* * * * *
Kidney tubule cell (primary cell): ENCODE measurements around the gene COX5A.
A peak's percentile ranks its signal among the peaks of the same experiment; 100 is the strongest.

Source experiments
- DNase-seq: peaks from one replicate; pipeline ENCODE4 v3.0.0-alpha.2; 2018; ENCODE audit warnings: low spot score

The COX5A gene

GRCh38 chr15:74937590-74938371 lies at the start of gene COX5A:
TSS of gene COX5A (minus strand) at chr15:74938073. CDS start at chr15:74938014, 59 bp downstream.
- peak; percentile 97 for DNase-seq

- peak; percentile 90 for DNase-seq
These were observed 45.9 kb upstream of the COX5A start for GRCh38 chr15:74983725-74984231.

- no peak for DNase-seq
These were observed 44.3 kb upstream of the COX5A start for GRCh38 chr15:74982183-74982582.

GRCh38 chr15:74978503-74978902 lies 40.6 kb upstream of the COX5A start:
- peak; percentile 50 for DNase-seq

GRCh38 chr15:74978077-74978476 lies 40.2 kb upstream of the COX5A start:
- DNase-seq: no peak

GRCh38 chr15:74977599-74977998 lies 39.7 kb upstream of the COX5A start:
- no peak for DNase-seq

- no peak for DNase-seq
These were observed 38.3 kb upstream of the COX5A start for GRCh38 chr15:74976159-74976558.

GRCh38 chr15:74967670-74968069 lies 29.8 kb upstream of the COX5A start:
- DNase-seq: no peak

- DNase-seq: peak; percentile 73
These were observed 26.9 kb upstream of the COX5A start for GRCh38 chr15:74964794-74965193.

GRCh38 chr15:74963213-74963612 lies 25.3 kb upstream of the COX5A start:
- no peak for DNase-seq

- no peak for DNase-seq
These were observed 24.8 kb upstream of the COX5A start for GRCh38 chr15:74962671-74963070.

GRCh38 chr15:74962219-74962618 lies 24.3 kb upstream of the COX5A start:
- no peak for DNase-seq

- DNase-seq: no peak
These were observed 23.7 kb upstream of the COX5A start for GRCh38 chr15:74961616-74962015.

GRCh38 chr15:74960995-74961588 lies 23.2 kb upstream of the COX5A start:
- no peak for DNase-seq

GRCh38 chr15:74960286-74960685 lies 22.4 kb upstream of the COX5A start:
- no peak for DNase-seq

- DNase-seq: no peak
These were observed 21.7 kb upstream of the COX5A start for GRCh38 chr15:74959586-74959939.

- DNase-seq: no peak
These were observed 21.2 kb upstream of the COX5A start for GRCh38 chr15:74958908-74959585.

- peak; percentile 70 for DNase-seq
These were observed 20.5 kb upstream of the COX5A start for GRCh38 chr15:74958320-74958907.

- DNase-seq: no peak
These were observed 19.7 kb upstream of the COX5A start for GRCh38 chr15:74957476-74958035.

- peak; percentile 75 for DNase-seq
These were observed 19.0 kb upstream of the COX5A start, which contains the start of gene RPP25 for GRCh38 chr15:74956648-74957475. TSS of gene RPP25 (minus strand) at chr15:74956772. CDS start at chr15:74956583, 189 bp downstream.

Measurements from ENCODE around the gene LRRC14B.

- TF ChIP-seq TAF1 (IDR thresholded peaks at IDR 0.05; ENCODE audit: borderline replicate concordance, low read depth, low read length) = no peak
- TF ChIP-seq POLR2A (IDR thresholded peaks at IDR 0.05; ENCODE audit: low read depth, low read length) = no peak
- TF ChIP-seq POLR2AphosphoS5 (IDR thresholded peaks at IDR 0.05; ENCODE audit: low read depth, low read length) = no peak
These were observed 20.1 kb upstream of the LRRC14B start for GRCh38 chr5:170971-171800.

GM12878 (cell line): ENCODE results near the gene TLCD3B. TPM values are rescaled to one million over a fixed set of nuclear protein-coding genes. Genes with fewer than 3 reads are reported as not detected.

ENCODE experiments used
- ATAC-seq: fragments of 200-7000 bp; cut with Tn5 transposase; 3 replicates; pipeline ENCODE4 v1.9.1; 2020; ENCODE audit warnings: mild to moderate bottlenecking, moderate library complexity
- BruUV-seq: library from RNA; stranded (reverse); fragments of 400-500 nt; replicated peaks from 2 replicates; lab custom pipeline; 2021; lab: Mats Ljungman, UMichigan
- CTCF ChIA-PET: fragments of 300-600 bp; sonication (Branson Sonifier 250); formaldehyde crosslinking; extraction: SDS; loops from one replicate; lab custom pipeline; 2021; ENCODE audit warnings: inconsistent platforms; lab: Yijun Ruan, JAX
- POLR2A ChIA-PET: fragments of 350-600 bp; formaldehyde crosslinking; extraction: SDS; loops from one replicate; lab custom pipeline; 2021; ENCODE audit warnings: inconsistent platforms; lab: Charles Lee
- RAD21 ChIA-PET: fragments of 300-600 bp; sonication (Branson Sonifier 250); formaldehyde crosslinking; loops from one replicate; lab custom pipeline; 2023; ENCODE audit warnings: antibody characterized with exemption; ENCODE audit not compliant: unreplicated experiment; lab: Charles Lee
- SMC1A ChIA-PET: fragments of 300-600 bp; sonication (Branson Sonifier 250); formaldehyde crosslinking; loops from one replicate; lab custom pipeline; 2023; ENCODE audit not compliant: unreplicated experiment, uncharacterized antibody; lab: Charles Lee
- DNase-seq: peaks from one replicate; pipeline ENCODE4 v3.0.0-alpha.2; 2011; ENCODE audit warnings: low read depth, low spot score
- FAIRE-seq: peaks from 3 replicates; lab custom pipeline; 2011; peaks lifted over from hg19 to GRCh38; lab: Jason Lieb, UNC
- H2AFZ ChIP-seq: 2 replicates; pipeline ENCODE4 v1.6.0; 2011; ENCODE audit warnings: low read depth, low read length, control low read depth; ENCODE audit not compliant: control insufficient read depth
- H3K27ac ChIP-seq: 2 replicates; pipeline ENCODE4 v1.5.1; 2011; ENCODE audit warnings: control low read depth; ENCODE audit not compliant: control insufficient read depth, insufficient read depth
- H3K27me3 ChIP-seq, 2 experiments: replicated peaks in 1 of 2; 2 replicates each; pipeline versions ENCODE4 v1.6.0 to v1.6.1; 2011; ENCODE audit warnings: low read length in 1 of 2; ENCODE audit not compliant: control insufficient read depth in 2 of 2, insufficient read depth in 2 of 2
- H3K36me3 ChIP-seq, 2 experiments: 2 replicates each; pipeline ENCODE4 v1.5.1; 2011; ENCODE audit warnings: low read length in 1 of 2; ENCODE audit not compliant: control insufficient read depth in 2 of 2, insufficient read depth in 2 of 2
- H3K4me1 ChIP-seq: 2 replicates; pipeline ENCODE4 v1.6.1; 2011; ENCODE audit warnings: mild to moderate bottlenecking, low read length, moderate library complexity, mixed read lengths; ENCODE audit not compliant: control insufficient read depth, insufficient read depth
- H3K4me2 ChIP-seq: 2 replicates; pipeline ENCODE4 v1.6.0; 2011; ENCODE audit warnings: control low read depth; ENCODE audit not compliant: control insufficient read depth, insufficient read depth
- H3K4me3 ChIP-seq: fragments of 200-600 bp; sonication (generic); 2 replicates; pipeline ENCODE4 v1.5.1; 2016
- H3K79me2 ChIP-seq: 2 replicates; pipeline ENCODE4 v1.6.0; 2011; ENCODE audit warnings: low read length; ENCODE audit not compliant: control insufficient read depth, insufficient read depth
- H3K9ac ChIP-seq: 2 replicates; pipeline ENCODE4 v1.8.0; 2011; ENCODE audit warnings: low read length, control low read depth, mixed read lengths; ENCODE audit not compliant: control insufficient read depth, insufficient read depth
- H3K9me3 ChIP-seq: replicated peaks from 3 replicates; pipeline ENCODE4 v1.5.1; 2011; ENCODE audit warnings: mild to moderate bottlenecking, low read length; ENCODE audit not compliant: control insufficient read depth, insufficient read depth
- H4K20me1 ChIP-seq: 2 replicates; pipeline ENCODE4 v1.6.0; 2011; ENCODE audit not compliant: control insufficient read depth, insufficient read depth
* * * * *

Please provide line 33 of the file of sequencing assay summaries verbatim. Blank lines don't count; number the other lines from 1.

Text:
GRCh38 chr15:74960995-74961588 lies 23.2 kb upstream of the COX5A start: